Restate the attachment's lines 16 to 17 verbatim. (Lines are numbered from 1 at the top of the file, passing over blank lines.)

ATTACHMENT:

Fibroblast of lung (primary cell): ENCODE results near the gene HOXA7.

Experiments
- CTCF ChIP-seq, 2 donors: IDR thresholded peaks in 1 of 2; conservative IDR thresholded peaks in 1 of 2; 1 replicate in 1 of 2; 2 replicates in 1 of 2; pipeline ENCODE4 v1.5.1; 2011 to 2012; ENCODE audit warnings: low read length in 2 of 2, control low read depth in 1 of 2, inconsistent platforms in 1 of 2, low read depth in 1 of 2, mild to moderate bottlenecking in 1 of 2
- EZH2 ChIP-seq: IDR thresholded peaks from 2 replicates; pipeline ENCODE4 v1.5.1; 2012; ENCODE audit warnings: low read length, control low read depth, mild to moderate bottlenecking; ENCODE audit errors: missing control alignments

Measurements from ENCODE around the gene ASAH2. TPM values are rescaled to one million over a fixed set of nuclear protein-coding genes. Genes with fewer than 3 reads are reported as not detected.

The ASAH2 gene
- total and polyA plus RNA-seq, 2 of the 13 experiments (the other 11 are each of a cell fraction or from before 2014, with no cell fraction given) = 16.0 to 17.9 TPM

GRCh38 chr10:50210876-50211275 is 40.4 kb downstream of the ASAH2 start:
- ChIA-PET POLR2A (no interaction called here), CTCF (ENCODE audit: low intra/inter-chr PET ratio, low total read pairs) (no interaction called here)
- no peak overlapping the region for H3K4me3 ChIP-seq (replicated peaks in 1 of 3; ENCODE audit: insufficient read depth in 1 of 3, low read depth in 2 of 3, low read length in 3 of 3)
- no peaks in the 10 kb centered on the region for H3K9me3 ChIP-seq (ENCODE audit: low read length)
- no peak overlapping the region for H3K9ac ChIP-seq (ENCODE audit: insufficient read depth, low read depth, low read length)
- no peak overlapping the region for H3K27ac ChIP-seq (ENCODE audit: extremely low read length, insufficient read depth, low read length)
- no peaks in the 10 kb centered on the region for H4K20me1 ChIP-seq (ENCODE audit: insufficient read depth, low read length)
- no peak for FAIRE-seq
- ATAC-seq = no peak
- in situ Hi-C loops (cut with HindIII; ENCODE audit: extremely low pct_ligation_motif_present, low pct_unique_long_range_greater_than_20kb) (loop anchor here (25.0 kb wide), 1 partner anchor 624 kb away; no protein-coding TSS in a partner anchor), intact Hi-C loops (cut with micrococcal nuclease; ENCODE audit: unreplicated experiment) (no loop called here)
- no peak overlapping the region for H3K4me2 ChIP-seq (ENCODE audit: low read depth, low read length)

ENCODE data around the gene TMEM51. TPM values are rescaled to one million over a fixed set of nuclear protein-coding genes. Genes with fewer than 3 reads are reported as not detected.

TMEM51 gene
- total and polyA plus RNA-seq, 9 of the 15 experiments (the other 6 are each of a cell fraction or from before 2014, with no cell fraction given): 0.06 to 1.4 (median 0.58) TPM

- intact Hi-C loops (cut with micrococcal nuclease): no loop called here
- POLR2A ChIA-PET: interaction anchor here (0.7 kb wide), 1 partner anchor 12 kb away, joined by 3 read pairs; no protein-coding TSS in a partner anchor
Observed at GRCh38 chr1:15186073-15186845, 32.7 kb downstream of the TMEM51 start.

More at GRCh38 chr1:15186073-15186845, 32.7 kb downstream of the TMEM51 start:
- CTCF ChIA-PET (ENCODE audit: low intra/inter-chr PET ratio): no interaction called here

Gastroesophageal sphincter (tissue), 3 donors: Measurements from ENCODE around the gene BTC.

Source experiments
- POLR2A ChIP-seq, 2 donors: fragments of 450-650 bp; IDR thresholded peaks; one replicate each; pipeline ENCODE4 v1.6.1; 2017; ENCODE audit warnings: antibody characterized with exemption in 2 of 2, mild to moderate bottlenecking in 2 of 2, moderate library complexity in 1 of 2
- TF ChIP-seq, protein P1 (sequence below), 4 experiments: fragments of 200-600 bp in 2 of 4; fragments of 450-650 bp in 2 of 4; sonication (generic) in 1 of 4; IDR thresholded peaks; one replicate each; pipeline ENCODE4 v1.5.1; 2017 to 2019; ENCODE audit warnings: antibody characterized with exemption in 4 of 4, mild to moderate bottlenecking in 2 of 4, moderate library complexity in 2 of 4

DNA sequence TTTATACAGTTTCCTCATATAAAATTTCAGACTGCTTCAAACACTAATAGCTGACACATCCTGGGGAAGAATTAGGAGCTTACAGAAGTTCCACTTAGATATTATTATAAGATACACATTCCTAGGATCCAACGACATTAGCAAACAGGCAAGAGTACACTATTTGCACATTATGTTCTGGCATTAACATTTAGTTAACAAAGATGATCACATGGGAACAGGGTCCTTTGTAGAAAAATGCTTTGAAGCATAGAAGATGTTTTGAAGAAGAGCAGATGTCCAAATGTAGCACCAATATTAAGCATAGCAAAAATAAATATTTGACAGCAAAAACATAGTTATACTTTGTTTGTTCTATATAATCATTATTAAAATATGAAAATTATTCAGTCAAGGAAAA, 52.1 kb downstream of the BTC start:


- ATAC-seq = no peak
- in situ Hi-C loops (cut with HindIII; ENCODE audit: extremely low pct_ligation_motif_present, low pct_unique_long_range_greater_than_20kb) (loop anchor here (25.0 kb wide), 1 partner anchor 624 kb away; no protein-coding TSS in a partner anchor), intact Hi-C loops (cut with micrococcal nuclease; ENCODE audit: unreplicated experiment) (no loop called here)